A Milwaukee alderman is pulling in help from influential right wing think tanks to come into that city and try to stop a streetcar project, which has already fallen more than two decades behind in plans.
Ald. Bob Donovan held a press conference at Milwaukee’s city hall March 6, flanked by Cato Institute fellow Randal O’Toole, and members of Americans For Prosperity and Wisconsin-based conservative think tank The MacIver Institute in an effort to make his case against the proposed streetcar in the downtown area of the city.
“This issue is certainly controversial. It has gotten to the point where arguments, tempers have flared and I believe unfortunately there are individuals in this community that if they don’t like a particular message, find it necessary to attack the messenger and that’s disappointing,” Donovan said. “I will simply say this: I don’t give a damn who the messenger is as long as the message is accurate and if any individual has evidence to point out that somehow Mr. O’Toole’s study is inaccurate I would urge them to come forward. Otherwise I would simply ask them very humbly and very respectfully to shut up and start telling the truth to the citizens of Milwaukee.”
Milwaukee has been in the planning process for a 3.5 mile downtown streetcar system for several years after money and financing got mired in nearly 20 years of political debates between state, county and city officials. Eventually money was allotted to fund a 2 mile loop for the project by federal officials and the system is set to start construction in 2014.
O’Toole has been an outspoken critic of rail systems and rail transportation across the U.S., however, he described himself as a “train nut,” to attendees of the press conference saying he wishes they worked better economically than buses.
“At one time about 100 years ago today, more than 800 American cities had streetcar lines and since then between 1913 and 1966, all but six of those cities tore out their streetcar lines and replaced them with buses, and all the reasons they replaced them with buses are just as valid today,” O’Toole said. “Buses cost less, they cost less to build, they cost less to operate, they’re more flexible, they can go to wide ranges of places — anywhere a street goes — you don’t have to build a lot of infrastructure, they’re compatible with cars, they do not cause a lot of congestion by themselves and they can move a lot of people.”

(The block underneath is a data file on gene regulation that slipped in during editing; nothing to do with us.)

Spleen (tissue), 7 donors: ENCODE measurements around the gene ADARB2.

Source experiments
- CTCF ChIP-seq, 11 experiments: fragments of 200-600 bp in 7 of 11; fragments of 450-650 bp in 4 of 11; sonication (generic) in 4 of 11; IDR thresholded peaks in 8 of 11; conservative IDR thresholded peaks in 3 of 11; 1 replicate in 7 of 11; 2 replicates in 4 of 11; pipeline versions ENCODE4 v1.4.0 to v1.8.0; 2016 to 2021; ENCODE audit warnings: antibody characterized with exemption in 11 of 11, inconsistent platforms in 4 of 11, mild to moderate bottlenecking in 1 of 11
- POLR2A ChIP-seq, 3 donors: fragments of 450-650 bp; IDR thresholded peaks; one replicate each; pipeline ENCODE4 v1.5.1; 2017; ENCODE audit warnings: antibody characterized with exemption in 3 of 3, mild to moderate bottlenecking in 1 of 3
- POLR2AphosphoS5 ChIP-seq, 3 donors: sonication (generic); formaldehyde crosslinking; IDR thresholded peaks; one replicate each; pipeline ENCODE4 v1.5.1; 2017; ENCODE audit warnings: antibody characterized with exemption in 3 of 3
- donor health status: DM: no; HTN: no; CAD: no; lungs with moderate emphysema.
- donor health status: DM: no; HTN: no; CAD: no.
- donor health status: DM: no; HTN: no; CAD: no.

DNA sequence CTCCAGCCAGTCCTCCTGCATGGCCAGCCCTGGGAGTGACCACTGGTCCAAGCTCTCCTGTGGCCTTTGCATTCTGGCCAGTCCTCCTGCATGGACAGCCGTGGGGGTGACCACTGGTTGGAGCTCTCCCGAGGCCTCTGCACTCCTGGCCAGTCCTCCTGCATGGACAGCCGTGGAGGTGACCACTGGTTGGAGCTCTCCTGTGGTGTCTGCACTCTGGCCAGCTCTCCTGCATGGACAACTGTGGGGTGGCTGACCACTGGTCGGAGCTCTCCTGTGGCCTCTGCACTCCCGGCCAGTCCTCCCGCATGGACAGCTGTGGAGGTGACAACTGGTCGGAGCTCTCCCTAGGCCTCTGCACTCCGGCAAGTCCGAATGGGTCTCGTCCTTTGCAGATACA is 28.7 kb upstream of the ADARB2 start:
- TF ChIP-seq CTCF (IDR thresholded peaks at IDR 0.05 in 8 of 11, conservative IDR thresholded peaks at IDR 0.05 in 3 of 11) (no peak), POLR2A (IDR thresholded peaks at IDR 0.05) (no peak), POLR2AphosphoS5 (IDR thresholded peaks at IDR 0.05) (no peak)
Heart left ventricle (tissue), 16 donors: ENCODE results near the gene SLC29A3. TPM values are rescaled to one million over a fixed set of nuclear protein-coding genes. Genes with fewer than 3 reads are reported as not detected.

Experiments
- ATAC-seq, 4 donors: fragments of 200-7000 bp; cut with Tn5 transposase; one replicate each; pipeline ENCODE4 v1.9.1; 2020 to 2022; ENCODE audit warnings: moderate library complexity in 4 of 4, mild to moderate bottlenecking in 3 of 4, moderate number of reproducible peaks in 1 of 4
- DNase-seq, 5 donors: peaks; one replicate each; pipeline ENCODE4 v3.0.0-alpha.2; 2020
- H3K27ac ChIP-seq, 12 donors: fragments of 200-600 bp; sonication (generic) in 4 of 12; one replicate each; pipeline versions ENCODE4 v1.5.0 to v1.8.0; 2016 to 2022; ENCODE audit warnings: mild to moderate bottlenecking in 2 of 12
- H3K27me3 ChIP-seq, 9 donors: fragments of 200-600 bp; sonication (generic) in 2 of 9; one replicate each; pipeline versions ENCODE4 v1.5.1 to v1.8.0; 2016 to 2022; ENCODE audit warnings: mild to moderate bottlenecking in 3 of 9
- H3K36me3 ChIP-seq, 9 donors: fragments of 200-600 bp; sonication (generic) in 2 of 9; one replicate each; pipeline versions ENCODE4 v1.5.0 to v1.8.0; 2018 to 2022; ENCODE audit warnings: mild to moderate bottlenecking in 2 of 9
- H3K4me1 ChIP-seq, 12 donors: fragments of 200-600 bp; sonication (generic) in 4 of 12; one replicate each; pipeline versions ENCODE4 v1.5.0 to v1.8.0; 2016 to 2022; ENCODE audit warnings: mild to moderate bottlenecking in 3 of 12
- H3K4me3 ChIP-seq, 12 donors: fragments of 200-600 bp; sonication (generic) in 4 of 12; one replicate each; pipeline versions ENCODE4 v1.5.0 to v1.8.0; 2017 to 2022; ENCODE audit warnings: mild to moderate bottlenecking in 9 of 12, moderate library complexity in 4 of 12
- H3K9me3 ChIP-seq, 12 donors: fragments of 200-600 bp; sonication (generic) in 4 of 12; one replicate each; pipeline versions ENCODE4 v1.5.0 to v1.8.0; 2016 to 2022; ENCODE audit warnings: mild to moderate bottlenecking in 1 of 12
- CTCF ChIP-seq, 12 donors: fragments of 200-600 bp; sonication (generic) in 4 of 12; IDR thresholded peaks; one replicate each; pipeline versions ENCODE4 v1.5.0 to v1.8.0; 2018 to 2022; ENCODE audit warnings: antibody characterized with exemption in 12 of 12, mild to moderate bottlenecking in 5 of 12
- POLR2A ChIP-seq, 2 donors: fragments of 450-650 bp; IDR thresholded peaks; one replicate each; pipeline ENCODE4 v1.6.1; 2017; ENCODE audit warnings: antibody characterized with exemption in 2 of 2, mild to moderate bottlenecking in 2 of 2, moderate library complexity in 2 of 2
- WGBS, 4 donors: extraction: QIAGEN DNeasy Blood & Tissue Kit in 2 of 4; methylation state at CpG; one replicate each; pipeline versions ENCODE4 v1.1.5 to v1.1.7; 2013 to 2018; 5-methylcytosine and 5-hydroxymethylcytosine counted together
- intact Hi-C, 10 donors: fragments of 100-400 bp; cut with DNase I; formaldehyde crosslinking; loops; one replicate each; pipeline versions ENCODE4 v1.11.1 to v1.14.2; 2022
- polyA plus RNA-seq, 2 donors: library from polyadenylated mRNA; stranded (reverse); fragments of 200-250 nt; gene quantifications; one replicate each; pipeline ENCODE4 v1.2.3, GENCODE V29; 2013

O’Toole has been a vocal critic of the Portland, Ore., streetcar system, which is a favorite example used by rail supporters who say it shows the economic power of using the mode of transportation. However, O’Toole said the only reason there has been development along the line is due to government subsidies, saying city leaders offered hundreds of millions to developers after the line opened in 2001 because the city’s first light rail line failed to get any development when it first opened.
“So when they built the first streetcar line in 2001, they immediately gave developers hundreds of millions of dollars in subsidies to develop along the line and about three-fourths of the line has these hundreds of millions of dollars of subsidies and they did get billions of dollars development because of those hundreds of millions of dollars of subsidies, not the streetcar,” O’Toole said.
One aspect of the Portland streetcar system is that Milwaukee-based Rockwell Automation was approached to build the propulsion system for streetcars. Ald. Bob Bauman who is a supporter of the streetcar project said he’s concerned that halting such projects and advocating against them will hurt the Milwaukee company, but Donovan disagreed.
“I’m sure Rockwell will do just fine one way or the other,” Donovan said. “They don’t need Milwaukee’s streetcar to be successful.”